Ghana (i/ˈɡɑːnə/), officially the Republic of Ghana, is a unitary presidential constitutional democracy, located along the Gulf of Guinea and Atlantic Ocean, in the subregion of West Africa. Spanning a land mass of 238,535 km², Ghana is bordered by the Ivory Coast in the west, Burkina Faso in the north, Togo in the east and the Gulf of Guinea and Atlantic Ocean in the south. Ghana means “Warrior King” in the Soninke language.
The territory of present-day Ghana has been inhabited for millennia, with the first permanent state dating back to the 11th century. Numerous kingdoms and empires emerged over the centuries, of which the most powerful was the Kingdom of Ashanti. Beginning in the 15th century, numerous European powers contested the area for trading rights, with the British ultimately establishing control of the coast by the late 19th century. Following over a century of native resistance, Ghana’s current borders were established by the 1900s as the British Gold Coast. On 6 March 1957, it became the first sub-Saharan African nation to become independent of European colonisation.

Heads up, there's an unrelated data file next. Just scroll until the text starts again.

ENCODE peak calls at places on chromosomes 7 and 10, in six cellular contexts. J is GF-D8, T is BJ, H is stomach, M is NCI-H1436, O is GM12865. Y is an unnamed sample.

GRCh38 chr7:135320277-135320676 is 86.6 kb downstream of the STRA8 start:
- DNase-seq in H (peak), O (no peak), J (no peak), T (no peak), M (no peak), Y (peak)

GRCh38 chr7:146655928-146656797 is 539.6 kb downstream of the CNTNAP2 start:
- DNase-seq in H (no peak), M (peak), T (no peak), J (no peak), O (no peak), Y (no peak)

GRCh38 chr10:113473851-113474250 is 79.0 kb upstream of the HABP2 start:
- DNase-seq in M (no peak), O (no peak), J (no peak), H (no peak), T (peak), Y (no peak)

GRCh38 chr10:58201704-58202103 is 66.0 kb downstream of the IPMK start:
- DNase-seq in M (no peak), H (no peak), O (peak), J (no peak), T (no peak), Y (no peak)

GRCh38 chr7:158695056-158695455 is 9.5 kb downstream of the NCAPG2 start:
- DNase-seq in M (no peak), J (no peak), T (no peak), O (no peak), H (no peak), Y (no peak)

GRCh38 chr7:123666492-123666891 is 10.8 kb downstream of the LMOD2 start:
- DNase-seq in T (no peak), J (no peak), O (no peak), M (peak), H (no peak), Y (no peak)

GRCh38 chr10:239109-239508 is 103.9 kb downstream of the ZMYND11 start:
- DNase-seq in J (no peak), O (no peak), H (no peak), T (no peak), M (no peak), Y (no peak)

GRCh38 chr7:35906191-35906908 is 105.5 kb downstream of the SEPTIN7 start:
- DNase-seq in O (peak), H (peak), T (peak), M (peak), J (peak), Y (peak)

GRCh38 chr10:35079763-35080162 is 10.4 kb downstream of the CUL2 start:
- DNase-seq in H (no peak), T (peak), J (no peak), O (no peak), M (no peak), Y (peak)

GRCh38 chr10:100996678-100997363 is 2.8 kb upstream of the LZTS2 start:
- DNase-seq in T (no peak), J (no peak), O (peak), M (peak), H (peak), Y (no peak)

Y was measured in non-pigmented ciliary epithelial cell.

A multicultural nation, Ghana has a population of approximately 27 million, spanning a variety of ethnic, linguistic and religious groups. Five percent of the population practices traditional faiths, 71.2% adhere to Christianity and 17.6% are Muslim. Its diverse geography and ecology ranges from coastal savannahs to tropical jungles. Ghana is a democratic country led by a president who is both head of state and head of the government. Ghana’s economy is one of the strongest and most diversified in Africa, following a quarter century of relative stability and good governance. Ghana’s growing economic prosperity and democratic political system have made it a regional power in West Africa. It is a member of the Non-Aligned Movement, the African Union, the Economic Community of West African States (ECOWAS), Group of 24 (G24) and the Commonwealth of Nations